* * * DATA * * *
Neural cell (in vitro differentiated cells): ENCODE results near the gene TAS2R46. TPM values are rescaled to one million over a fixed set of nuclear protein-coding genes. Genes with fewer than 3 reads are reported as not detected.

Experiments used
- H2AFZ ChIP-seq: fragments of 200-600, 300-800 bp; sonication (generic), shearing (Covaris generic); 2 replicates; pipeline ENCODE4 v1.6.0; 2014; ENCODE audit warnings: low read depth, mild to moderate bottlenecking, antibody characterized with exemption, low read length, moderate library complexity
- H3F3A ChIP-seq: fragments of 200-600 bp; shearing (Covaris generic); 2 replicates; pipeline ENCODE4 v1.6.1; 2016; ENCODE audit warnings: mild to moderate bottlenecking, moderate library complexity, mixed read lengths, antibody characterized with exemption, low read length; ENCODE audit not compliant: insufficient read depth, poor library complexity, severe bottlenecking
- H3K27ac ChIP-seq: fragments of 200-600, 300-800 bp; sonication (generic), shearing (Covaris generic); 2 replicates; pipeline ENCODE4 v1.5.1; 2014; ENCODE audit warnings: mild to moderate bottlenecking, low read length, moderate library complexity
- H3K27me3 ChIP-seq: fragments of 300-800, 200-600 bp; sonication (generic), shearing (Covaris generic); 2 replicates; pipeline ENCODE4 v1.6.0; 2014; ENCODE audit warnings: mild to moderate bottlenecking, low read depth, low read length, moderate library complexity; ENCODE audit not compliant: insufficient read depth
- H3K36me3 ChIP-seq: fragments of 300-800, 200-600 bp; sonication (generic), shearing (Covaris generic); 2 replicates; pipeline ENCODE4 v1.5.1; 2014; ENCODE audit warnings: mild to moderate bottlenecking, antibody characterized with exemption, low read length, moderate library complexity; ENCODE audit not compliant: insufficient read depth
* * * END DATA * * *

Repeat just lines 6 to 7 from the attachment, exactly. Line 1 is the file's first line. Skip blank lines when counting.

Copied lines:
- H3K27me3 ChIP-seq: fragments of 300-800, 200-600 bp; sonication (generic), shearing (Covaris generic); 2 replicates; pipeline ENCODE4 v1.6.0; 2014; ENCODE audit warnings: mild to moderate bottlenecking, low read depth, low read length, moderate library complexity; ENCODE audit not compliant: insufficient read depth
- H3K36me3 ChIP-seq: fragments of 300-800, 200-600 bp; sonication (generic), shearing (Covaris generic); 2 replicates; pipeline ENCODE4 v1.5.1; 2014; ENCODE audit warnings: mild to moderate bottlenecking, antibody characterized with exemption, low read length, moderate library complexity; ENCODE audit not compliant: insufficient read depth